My day began before 6, skyping with my darling boyfriend, who is toiling the entire month of July away, plucking guitar strings by the water on the coast of Maine. Our daily routines are pretty different, so the time difference is just a minor detail in the scheme of things. In any case it's a great way to start the day, being able to see him.
After breakfast at Pinetree, Marc and I caught a ride with Constantine, our regular driver, to the hospital, since it was particularly muddy and rainy this morning. We met Val in the department so that we could take her to the Mother Baby Hospital for tumor board, where we saw more puzzling hematology/ oncology cases. This week, a woman in her 80's with an ulcerating neck mass and associated jugular chain adenopathy that I scanned a couple of weeks ago was presented. The pathologist thought that if there was a thyroid lesion, the biopsy was most likely reflective of metastatic thyroid cancer. I was able to chip in that when I scanned her, the mass was completely separate from the thyroid, which was normal in appearance. This interested the oncologist as the dermal involvement and presentation would have been atypical. Since the biopsy and path were done on the outside, it will be repeated at MTRH. We are thinking it will probably be a squamous cell.
After the conference, the chief oncologist bemoaned the lack of consistent Radiology involvement at tumor board, and how desparate he felt for radiology input, not only in diagnosis, but in image guided biopsy and intervention. Marc and I talked with the residents about this upon our arrival back at the department. They apparently have conflicting didactics. The chief residents plan to speak with the consultant radiologists about changing the schedule so that they are able to attend in the future.
Marc gave an hour and a half talk on ultrasound physics, followed by an ultrasound practicum, for which I served as the patient model. My carotids and thyroid were imaged, as we learned more knobology and other useful skills. The residents practiced on me, and it was interesting to have the patient's perspective, noticing that some people are more heavy- handed than others. The heavy handed folks make really lovely ultrasound images. I sortof knew this already, but was able to experience it first hand.
I went back to IU for lunch to regale my colleagues with stories of glorious Mt. Kenya. Some of the others went rafting in Uganda for the weekend, which turned into a party on the Nile. It sounded like fun, but quite different from our trip!
In the afternoon I learned that our carpenter, Patrick had used inches instead of cm to build our digital photography structure, as I had been afraid of. It's a beautiful piece of work aside from the few things which need to be fixed over the next couple of days. We wasted some wood, and some of Marc's money! Onward...
Val brought me a Tusker, the Kenyan beer taken in these parts, as we sat in the library this afternoon, after I had already decided she must be the most down- to- earth Dept. Chair I'll ever know. We spent some time pooling photos of baby animals we had seen on safari to help Marc, who was trying to cheer up his stressed wife, Lisa, who is home in Indiana, preparing to begin the Bar exam tomorrow. Our efforts resulted in a ridiculously cute powerpoint slideshow, which begins with two small bunnies kissing. Although it was not an original safari photo, it was included for its intense cuteness. I originally found this ridiculous photo on my engaged friends' fridge while visiting them one day. Carolyn and Joe, you know who you are. I explained to Marc and Val how there were arrows pointing at each respective bunny indicating your names, and they had a fit. We marvel at your engaged bliss. But I digress.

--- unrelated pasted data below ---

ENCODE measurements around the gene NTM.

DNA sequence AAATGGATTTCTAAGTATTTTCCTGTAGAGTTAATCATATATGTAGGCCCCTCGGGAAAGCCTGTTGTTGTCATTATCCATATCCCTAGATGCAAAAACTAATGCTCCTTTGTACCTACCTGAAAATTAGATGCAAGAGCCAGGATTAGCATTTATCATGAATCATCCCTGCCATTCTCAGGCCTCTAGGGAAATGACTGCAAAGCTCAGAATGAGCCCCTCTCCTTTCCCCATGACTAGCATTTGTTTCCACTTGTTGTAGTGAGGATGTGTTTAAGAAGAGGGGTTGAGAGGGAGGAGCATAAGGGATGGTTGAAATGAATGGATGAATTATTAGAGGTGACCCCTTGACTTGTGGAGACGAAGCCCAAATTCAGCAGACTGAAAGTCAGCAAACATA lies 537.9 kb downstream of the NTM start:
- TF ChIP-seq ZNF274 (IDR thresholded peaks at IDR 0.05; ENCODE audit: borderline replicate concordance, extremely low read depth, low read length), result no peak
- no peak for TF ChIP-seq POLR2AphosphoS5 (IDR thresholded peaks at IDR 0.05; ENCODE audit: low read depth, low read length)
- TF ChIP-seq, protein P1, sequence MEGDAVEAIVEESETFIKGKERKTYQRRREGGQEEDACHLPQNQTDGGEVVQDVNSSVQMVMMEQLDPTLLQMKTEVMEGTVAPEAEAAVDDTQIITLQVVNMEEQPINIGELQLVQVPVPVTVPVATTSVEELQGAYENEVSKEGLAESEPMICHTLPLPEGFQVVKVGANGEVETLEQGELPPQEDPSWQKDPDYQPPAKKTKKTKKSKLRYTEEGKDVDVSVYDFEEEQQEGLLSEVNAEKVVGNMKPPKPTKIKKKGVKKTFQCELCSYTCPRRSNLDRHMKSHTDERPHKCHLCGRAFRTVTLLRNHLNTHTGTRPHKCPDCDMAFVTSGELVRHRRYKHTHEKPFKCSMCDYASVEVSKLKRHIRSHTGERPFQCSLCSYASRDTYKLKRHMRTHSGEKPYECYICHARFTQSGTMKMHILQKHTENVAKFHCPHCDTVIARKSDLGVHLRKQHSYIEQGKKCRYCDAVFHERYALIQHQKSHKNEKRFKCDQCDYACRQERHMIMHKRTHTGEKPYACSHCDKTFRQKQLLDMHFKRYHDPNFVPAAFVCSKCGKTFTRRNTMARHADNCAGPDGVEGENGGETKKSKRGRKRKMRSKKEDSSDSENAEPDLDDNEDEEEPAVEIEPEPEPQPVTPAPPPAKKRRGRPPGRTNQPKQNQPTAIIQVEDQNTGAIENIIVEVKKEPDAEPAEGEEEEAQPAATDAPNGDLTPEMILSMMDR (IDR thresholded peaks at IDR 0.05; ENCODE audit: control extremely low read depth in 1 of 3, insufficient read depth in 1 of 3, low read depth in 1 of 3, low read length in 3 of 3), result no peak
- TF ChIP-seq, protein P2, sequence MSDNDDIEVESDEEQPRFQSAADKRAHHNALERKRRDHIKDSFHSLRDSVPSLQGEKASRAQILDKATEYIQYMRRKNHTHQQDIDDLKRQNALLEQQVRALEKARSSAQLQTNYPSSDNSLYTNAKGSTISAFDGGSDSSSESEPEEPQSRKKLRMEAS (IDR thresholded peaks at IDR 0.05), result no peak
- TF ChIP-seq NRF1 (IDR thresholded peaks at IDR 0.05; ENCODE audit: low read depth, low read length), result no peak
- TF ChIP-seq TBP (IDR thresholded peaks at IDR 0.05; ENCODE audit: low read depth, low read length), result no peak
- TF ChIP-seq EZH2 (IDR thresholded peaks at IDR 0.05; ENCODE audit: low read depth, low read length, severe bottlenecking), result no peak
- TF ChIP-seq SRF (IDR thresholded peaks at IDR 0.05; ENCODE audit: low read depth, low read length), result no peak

I then proceeded to my second Swahili lesson with Wycliffe. Initially, going over lesson one, biffing my conjugations, I was feeling like somewhat of a slow learner. When we finally moved onto lesson two, I learned to count not just to ten, but into the thousands, and was beginning to fancy myself quite the language savant. We laughed through the whole lesson, as Wycliffe has a gift for keeping it light, when concentration is drawing creases across my forehead.
Jane is already leaving tomorrow night, and so she took us out to for an amazing Indian meal in town. Diners included Barbara, who started the diagnostic lab at MTRH, Jane, our favorite TB researcher and pulmonologist, Val, Marc's boss and the Chief of Radiology at IU, Rabia, Jane's research scholar, Marc, my "boss (mdozi, in Swahili)" here, and I. We talked about everything from what we're working on, to the distinction between STI and STD (one of Barbara's specialties) to motherly instincts or lack thereof, and got to know each other well over cheese naan, palak paneer, chicken tika masala, stuffed capsicum, and something delicious termed "mushrooms Eldoret."